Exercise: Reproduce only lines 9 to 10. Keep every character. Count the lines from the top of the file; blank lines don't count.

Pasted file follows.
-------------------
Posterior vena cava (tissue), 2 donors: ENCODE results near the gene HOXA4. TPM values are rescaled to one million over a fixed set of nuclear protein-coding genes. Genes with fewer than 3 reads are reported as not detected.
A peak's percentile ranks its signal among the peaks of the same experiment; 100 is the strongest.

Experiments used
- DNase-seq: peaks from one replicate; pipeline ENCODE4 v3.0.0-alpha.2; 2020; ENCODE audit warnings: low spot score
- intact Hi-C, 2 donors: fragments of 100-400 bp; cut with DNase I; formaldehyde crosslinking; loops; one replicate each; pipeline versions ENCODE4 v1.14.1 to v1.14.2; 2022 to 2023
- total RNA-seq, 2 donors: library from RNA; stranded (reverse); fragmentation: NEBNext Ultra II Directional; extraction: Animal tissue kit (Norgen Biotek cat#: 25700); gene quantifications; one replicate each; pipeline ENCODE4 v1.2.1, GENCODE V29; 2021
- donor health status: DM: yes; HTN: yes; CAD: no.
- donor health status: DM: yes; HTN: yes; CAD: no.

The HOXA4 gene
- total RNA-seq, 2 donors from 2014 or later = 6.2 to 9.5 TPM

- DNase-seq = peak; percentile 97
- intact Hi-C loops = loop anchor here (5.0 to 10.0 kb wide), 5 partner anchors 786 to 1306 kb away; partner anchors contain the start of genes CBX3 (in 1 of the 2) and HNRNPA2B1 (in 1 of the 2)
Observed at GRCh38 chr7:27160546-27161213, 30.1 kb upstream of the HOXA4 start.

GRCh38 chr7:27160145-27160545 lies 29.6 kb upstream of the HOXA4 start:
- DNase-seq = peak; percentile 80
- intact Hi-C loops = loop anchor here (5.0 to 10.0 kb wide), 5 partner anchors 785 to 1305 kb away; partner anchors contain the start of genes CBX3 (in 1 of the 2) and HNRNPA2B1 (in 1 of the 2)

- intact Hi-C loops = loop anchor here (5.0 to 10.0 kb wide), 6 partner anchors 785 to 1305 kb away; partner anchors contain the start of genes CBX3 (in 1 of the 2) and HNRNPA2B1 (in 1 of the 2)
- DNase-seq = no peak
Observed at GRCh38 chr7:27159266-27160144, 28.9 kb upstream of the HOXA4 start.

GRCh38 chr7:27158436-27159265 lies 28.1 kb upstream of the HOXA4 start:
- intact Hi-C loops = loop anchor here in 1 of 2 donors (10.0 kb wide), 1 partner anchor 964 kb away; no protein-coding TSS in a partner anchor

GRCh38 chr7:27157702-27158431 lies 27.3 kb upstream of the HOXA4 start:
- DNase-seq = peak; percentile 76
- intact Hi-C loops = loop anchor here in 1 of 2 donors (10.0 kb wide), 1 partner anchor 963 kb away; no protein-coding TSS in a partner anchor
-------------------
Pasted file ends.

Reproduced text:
The HOXA4 gene
- total RNA-seq, 2 donors from 2014 or later = 6.2 to 9.5 TPM